Hier für alle Nachbauer die Nachricht von Hans Summers, es geht um den unbedingt notwendigen Einbau eines zusätzlichen 10uF Kondensators in den QCX Mini (QSP de DL9SCO):
With great sorrow I have to report that a problem has arisen with the QCX-mini; I have investigated and found a simple modification which prevents the problem. This should be viewed as an essential change for ALL QCX-mini constructors.
Four different constructors have reported their QCX-mini destroyed itself in a little puff of smoke. There was some commentary that this occurred on plugging in the power connector and in one case switching on/off rapidly.
SMD capacitor C38 is found to be not up to the job. Presumably of a type which is inadequate for the task. On a high speed oscilloscope, when the power is applied a large spike of up to 1.5x the supply voltage is observed, with a duration of the order of 0.1us. Where a supply voltage of 12 or 13.8V is used, the spike can exceed the maximum voltage rating of the AMS1117-5.0 voltage regulator IC and cause it to become unstable and self-destruct.
The failure mode of the AMS1117-5.0 is to connect its input to its output. This applies +12V to the +5V rail of the QCX-mini circuit, to which is connected the FST3253 1:4 MUX, the Si5351A Synth, the 74ACT08 PA driver, the LCD module, and the ATmega328 microcontroller. OUCH! The Si5351A synthesizer IC fails internally fusing its supply line to ground. That results in a high current flow through D1 and D2, the voltage dropper diodes which power the Si5351A via the +5V rail. One of these diodes fails first under the stress of the very high current flow, and this diode is what generates the "Psssst" sound, the smoke, and the bad lingering smell.
The problem can be solved by soldering a 10uF electrolytic or tantalum capacitor from the voltage regulator input to ground (in other words, in parallel with the pathetically inadequate C38 SMD 10uF capacitor).
In testing with the 10uF electrolytic capacitor installed, I set my bench PSU to 14V and rapidly inserted and removed the 2.1mm power connector to the QCX-mini board. Without fully inserting it, only pushing it just about enough to make contact. My oscilloscope was connected to the voltage regulator input and output pins. No voltage spikes were seen and although I continued this attack for 10 seconds or more, no failure occurred.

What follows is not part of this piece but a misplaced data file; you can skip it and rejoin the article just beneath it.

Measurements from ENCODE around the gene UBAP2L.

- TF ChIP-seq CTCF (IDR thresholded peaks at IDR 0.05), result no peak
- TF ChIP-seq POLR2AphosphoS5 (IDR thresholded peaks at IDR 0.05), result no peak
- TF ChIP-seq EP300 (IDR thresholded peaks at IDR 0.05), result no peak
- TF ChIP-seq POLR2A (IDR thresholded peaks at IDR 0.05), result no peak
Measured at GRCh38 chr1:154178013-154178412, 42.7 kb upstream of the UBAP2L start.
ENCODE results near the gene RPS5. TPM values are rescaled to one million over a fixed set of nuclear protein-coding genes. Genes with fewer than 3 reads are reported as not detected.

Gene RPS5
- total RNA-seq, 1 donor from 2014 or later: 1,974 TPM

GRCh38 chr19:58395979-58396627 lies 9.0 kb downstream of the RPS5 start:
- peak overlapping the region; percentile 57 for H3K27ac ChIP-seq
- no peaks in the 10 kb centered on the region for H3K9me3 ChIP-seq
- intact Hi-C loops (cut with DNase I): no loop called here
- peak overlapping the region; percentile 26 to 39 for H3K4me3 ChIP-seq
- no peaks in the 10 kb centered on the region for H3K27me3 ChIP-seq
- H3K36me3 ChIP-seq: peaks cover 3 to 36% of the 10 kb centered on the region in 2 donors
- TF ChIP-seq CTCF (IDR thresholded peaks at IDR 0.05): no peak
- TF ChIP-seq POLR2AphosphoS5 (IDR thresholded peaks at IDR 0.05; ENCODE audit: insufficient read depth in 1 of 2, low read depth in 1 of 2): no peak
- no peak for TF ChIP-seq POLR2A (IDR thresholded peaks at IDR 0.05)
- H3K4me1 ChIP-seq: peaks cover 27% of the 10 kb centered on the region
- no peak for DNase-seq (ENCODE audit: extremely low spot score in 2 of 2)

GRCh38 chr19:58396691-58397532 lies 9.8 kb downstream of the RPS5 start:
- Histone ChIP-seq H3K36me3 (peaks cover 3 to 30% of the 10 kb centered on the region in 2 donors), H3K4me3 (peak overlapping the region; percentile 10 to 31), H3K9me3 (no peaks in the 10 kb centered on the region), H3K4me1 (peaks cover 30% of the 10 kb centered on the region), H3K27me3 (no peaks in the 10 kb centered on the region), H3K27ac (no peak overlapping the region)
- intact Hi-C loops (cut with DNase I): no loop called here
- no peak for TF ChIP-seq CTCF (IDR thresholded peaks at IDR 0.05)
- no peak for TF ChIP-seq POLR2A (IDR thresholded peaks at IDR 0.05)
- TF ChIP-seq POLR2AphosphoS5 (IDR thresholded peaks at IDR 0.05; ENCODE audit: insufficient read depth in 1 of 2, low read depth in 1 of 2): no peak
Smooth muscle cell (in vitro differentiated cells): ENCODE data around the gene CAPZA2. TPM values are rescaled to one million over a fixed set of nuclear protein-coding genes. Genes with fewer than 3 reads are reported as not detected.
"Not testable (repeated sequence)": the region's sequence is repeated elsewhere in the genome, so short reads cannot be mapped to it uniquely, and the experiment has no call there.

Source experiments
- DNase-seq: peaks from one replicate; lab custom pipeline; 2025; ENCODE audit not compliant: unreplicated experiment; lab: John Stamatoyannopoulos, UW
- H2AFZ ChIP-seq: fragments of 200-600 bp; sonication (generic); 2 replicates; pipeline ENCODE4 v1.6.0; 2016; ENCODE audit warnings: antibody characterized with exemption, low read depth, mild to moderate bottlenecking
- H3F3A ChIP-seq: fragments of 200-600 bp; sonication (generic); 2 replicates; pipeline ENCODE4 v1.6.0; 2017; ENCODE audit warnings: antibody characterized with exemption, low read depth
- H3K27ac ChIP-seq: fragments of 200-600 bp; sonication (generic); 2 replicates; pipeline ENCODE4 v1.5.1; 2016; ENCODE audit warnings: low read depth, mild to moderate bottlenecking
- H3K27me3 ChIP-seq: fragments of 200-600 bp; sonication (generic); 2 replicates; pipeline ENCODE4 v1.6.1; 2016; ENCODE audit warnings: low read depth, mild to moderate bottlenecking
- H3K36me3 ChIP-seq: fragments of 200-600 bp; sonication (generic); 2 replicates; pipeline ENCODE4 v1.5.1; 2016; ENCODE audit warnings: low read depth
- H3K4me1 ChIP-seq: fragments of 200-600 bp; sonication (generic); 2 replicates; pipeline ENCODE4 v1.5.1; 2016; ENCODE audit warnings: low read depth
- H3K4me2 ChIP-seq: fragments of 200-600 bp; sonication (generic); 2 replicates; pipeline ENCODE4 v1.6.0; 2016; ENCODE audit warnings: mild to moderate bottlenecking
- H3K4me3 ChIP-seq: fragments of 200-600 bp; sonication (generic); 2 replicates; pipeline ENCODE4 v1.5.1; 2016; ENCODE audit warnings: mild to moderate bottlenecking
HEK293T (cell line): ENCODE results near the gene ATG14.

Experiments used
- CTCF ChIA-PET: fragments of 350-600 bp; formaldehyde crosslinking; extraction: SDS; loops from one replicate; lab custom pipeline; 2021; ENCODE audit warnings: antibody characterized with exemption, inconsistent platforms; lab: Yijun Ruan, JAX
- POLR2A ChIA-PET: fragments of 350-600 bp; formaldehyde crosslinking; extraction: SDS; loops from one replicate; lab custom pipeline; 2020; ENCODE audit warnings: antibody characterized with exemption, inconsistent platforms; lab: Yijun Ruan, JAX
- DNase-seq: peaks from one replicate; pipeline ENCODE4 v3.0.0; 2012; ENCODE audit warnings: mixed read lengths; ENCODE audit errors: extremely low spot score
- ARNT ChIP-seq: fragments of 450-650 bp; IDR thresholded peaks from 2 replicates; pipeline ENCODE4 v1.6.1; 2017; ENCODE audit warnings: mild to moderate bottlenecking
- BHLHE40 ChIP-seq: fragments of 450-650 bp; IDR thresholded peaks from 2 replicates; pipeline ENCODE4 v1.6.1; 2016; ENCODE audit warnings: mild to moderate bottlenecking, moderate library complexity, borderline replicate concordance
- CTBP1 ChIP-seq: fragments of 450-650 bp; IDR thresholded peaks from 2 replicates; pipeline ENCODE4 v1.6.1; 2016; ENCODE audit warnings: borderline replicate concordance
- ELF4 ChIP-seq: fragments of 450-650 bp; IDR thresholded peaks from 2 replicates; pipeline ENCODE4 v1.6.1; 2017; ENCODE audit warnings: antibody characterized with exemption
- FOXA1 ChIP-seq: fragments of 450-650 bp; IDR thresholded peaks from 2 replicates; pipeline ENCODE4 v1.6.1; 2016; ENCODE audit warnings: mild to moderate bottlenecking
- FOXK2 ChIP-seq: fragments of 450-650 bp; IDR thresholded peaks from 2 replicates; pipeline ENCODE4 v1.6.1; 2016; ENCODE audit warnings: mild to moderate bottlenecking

I then removed the 10uF electrolytic capacitor and repeated the test. This time after several seconds, the failure occured: manifested by the statutory "Pssst" sound, smoke which in this instance arose from diode D1, and the bad lingering smell of burned diode. After the event a small crater was visible on the top of diode D1 and another on the FST3253 MUX. Result: dead QCX-mini requiring extensive repairs.
I then soldered a 10uF capacitor to another QCX-mini (my last, gulp) and again tried to kill it with repeated intermittent connection to my 20A bench power supply set to 14V and again, there was NO failure.
The modification is described in the 1.04 version of the manual http://qrp-labs.com/images/qcxmini/manual_1_04.pdf in section 3.42 at pages 67 and 68.
The modification requires a small electrolytic or tantalum capacitor, value at least 10uF and rated at least 16V. The capacitor needs to be small enough to lie down in the space between the voltage regulator, op-amp IC10, and the power connector; it needs to be thin enough to not obstruct the gain potentiometer when the Controls PCB is plugged in. Practically speaking this means the capacitor should be no more than 5.5mm diameter and 9mm long. If you are familiar with the 10uF capacitor used in the QCX+ kit, this capacitor fits perfectly, it has diameter 4mm and length 7mm.
For those people who have already received their QCX-mini kit, or those whose kit is in the post... if you could find a suitable capacitor in your junkbox or local supplier, that would be much appreciated here. But if not, please email me and I will send you a suitable capacitor. For all future orders to be shipped out, we will include a suitable 10uF capacitor with your kit.
73 Hans G0UPL